“Compost adds nutrients and health to local soils, and helps food we eat to grow healthier,” she said.

Environmental benefits of composting include keeping drinking water systems clean, reducing climate emissions, and keeping food products out of landfills. Compost also absorbs water and reduces runoff, saving water needed to grow plants in gardens and local farms.

Sanders mentioned that the city and WM do accept dairy and meat items in composting, which she said is uncommon. Less sorting means a simpler process.

“All food waste can go into the compost bin,” she said.

Sanders said she emphasizes the importance of compostable, biodegradable food containers and silverware instead of plastic and non-biodegradable options. Plastic does not break down in nature and there are essentially no micro organisms that eat plastic, she said.

Plastics get into the ecosystem in tiny bits, are eaten by animals and enter into the food chain. Thus, humans end up consuming micro plastics.

“Using something that doesn’t break down for a one time use like a food container doesn’t make sense. We don’t want to be eating food that’s eating plastic,” she said. “Personally I think that biodegradable food containers are better for the environment and way better for our health as human beings.”

She said in King County there tends to be decent recycling outreach but she doesn’t think there’s as much known or understood about composting practices.

“I think the composting programs are kind of on the rise. There’s still a lot of work to be done,” she said. “I think it’s really great that Waste Management is really honestly taking a step forward on that.”

Sanders’ role was working with WM to refine the plan and then helping to introduce the idea to the city. Once the city approved it, she also helped with business outreach. She has been visiting businesses with WM and communicating information and the importance of composting.

Four businesses have joined so far, and they hope to get about 10 to 15 by the end of the year.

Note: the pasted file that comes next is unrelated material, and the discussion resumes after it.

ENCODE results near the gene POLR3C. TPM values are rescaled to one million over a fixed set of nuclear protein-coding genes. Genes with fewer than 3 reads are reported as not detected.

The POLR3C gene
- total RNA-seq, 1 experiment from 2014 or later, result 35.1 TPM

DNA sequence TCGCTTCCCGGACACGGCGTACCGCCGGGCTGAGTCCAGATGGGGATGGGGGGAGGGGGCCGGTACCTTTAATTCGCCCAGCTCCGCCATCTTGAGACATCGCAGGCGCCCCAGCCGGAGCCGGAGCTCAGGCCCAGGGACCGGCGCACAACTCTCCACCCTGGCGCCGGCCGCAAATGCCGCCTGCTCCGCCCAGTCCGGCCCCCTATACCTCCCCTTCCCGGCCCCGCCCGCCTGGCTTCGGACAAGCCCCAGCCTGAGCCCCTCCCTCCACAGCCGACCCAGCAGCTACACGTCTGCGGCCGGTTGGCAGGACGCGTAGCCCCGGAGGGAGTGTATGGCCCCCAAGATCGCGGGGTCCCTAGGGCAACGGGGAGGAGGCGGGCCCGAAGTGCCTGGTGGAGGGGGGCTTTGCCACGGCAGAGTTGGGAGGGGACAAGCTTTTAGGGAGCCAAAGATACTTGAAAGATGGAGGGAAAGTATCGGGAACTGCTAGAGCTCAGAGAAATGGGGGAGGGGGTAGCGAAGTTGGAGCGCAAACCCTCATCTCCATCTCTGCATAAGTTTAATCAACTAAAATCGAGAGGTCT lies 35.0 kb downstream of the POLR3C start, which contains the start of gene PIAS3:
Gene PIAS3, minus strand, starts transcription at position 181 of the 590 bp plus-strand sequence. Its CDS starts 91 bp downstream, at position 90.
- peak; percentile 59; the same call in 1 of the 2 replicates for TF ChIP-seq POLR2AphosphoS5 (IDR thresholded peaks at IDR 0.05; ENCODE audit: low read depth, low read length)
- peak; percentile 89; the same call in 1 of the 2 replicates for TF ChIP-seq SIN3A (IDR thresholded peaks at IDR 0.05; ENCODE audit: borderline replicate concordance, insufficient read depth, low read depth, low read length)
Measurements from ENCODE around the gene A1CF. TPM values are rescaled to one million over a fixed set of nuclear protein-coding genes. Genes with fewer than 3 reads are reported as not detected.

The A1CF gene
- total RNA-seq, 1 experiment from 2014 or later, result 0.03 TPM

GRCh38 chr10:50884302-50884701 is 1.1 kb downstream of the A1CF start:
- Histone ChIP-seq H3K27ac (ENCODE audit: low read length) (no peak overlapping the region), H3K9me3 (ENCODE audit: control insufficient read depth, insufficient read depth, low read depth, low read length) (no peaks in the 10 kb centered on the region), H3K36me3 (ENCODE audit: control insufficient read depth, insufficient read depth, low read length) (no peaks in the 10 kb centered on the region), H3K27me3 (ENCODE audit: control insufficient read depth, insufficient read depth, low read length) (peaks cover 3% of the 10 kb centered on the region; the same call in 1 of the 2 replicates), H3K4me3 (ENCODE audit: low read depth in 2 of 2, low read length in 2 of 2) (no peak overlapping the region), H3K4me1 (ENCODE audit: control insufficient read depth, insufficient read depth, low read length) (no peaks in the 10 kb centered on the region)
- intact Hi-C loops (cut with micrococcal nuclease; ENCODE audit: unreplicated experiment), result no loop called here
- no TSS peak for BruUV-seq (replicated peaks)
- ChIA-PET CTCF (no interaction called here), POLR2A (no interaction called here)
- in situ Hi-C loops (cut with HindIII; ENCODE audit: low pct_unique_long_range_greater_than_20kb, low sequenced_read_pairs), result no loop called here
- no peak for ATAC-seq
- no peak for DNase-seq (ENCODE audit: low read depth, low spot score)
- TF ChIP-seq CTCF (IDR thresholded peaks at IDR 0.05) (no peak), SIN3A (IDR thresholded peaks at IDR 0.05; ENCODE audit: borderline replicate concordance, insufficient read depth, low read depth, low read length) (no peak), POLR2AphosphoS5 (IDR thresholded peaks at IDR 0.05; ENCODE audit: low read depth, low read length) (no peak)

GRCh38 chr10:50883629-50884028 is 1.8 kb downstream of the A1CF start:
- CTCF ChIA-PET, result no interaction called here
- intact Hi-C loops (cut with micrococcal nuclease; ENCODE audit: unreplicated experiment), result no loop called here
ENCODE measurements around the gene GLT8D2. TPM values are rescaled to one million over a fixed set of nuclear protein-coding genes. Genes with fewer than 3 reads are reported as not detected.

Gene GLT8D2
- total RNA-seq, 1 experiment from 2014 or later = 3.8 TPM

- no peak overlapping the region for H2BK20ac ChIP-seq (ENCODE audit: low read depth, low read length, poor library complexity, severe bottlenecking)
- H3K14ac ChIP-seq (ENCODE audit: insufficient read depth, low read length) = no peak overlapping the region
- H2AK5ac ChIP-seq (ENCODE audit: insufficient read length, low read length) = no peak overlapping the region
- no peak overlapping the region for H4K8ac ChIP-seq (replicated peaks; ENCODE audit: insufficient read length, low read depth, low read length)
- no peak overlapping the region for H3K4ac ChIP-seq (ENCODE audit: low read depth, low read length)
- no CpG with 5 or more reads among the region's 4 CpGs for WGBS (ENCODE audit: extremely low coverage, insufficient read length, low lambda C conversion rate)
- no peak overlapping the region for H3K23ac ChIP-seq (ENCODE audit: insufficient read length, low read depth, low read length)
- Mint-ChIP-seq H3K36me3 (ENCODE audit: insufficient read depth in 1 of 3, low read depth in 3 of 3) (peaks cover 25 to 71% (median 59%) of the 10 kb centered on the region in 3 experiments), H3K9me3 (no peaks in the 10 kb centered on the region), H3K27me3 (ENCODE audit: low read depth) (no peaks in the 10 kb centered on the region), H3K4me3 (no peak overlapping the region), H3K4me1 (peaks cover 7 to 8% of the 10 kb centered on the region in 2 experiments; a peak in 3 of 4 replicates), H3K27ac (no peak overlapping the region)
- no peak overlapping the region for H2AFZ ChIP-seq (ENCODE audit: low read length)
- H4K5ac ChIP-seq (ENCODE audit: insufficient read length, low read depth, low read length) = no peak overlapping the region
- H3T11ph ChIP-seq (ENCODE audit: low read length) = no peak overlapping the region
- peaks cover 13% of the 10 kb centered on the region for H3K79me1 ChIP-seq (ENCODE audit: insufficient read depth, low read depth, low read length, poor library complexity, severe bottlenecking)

“It’s exciting. I’m hoping more of them will take notice and see it’s an easy opportunity for them to be greener for their customers and for themselves,” she said.

She encourages residents to ask businesses if they compost or would consider composting.

“I think sometimes it’s hard for people to figure out ways to help their community be green. It can be a little intimidating to take that outside the home,” she said. “Having that simple conversation lets their businesses know that they care, and businesses care what their customers care about.”

Lorenzo’s Pizza and More is one of the local businesses that just enrolled. Victor Enlow, manager and part owner, said he thinks it will be simple to implement composting into their workflow.

“I don’t think it’ll be very hard,” he said. “It’s really not that much harder to throw it in a different bin than another.”

He also said he’s surprised more businesses in the area aren’t already composting and that he and his team are all for it. He said slight challenges may come with discerning whether some of the trickier items are actually compostable.

“I think we’ll acclimate just fine,” he said, noting that these efforts are important.

Enrolling in the composting program is purchasing a service — it means signing up for compost collection along with other waste collection such as garbage and recycling services.

Businesses can learn more or sign up by emailing Sanders at